Moviegoers might rate a film by the story’s accuracy or entertainment value or unusual plot line. The most important factors for me when it comes to movies are character development and dialogue. Give me witty banter—such as in The Spanish Prisoner and Fantastic Mr. Fox—and deep characters—such as Pride and Prejudice (A&E version) and Chocolat—and I’m a happy gal.
One romantic comedy I appreciate for its dialogue (among other things) is You’ve Got Mail, which has inspired today’s Which Word Wednesday match-up between abstruse and obtuse. And in everyday conversation, these two adjectives are often swapped for one another in error.
But not in You’ve Got Mail. The words are both used properly, much to my delight. Kudos to the writers for proper word choice!
From my first viewing (I’ve seen too many times to count) of the movie, I noted that character Patricia (Parker Posey) used these words correctly. Such random language facts get lodged in my brain, taking up space that could be used for more useful things (calculating running splits, perhaps?).
Here’s how the Oxford American Dictionary defines them:
abstruse :: adjective
difficult to understand; obscure; usually implies that the subject would be puzzling to most anyone
obtuse :: adjective
annoyingly insensitive or slow to understand; a more formal word for slow-wittedness, but with a strong undercurrent of scorn
From these definitions, it seems that obtuse applies to a person whereas abstruse applies to a topic. Two sources support this theory with the following examples:
“Kant’s theory of knowledge is too abstruse for almost all elementary school students.”1
“I’m sorry if I’m being obtuse, but I do not understand the point.”2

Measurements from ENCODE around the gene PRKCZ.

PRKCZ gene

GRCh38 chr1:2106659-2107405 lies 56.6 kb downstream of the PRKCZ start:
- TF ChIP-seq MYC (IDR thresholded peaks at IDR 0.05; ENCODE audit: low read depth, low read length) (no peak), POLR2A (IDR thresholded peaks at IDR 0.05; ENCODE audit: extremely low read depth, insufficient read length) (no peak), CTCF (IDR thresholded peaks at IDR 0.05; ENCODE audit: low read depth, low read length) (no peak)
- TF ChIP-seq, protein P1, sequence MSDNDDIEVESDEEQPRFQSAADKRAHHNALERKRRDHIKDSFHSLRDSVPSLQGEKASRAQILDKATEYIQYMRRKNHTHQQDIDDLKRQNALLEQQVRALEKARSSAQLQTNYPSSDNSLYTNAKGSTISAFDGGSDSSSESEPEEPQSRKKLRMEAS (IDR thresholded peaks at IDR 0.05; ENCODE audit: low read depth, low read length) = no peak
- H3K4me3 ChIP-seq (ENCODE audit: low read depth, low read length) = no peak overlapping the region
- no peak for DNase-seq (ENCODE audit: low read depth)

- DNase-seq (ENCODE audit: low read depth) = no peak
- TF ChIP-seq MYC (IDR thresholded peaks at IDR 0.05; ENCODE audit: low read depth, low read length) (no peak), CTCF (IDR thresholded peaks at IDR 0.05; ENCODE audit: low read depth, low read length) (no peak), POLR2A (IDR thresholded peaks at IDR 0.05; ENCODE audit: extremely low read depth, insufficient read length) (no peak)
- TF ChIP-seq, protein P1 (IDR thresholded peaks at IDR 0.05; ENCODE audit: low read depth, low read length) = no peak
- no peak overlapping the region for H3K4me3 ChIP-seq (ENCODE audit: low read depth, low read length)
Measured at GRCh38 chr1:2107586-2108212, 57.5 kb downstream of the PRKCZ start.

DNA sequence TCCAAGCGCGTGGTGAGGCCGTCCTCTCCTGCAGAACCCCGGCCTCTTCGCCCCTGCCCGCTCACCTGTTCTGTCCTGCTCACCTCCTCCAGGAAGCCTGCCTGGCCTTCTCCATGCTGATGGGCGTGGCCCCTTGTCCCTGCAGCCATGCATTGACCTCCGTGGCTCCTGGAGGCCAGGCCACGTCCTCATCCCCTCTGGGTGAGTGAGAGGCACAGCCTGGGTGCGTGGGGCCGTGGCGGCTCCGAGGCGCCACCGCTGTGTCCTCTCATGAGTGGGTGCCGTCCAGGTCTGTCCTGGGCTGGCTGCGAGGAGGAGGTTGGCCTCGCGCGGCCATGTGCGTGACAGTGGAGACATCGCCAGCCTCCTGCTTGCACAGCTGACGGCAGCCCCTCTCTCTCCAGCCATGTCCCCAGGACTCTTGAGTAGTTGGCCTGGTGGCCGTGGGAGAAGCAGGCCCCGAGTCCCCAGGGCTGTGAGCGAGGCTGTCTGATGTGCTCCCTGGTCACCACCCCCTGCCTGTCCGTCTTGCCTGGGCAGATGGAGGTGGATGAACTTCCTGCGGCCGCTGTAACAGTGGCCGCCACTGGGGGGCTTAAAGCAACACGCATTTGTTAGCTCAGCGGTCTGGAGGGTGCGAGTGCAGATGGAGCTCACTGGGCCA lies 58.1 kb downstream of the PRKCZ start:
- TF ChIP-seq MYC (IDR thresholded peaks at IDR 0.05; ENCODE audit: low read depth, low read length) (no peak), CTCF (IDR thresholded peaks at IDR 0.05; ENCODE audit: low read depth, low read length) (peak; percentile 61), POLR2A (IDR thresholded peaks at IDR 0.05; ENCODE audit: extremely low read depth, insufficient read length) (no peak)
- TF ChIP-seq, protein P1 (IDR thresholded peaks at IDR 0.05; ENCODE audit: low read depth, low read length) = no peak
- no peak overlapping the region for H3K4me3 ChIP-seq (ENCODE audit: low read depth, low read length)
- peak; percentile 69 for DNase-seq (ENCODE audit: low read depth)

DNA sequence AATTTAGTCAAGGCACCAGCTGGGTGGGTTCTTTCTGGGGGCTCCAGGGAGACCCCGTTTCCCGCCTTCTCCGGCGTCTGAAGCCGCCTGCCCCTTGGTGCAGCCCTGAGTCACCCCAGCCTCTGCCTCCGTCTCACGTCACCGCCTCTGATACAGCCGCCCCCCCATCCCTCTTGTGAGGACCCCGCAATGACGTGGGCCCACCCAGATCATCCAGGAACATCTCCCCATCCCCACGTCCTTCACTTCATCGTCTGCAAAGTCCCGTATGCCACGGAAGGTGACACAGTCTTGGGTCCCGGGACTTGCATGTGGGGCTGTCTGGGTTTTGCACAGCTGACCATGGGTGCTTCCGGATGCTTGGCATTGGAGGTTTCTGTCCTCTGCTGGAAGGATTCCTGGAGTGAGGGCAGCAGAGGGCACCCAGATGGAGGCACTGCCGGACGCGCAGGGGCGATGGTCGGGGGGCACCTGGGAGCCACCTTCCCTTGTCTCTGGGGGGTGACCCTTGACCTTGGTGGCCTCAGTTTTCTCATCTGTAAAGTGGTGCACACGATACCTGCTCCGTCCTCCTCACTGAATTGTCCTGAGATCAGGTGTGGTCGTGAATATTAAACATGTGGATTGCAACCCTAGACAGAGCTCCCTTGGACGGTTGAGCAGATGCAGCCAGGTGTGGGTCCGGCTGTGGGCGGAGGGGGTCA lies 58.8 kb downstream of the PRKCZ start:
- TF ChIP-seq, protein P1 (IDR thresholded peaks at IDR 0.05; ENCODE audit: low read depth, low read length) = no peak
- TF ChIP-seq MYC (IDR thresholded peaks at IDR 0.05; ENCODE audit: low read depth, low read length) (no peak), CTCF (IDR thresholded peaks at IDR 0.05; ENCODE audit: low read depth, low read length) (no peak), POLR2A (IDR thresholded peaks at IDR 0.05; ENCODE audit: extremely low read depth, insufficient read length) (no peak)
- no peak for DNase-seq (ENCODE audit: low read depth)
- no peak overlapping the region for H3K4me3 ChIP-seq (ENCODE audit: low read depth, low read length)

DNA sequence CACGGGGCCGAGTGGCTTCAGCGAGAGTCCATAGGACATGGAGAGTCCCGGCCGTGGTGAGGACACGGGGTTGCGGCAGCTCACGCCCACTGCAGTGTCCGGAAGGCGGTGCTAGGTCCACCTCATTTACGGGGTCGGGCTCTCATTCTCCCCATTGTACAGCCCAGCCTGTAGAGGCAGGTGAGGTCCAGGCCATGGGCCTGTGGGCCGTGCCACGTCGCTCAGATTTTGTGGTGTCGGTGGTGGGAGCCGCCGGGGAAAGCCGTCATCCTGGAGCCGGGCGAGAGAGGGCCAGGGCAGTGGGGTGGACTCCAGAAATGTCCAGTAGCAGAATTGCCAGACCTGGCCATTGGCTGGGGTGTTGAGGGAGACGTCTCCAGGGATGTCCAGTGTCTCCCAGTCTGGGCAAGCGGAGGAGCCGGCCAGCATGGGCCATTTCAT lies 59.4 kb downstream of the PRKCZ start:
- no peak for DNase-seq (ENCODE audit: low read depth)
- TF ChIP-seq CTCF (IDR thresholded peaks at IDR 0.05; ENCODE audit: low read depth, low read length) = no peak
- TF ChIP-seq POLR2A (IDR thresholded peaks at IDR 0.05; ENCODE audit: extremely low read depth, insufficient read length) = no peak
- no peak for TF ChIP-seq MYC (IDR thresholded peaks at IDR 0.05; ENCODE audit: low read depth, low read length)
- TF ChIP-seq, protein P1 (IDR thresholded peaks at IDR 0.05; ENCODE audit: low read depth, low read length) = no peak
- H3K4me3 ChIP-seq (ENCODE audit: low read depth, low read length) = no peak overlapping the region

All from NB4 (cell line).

And Mark Davidson sums it up like this in Right, Wrong, and Risky: A Dictionary of Today’s American English Usage: “One way to avoid being obscure (“lacking clarity”) in your communication is to use plain English to explain subjects that are abstruse (“extremely technical and therefore incomprehensible to most people”).”3
What’s my WWW verdict? These words are easily confused in conversation because they are similar in pronunciation. But that doesn’t mean we can use them all willy nilly. Words mean what they mean, and we have a wonderful tool called a dictionary to help us figure these things out. Some people think the English language is too abstruse, but I think it is easy to avoid being obtuse with just a little care.
What’s your verdict? Is the English language too abstruse for us to avoid being obtuse? Share your comments and be sure to cast your vote in the poll.
Check out previous Which Word Wednesday verdicts here.
1. Ron Evans, The Artful Nuance: A Refined Guide to Imperfectly Understood Words in the English Language (New York, NY: Penguin Group, 2009), 2.
2. Dave Dowling, The Wrong Word Dictionary (Oak Park, IL: Marion Street Press, 2005), 13.
3. Mark Davidson, Right, Wrong, and Risky: A Dictionary of Today’s American English Usage (New York, NY: W. W. Norton & Company, 2006), 388.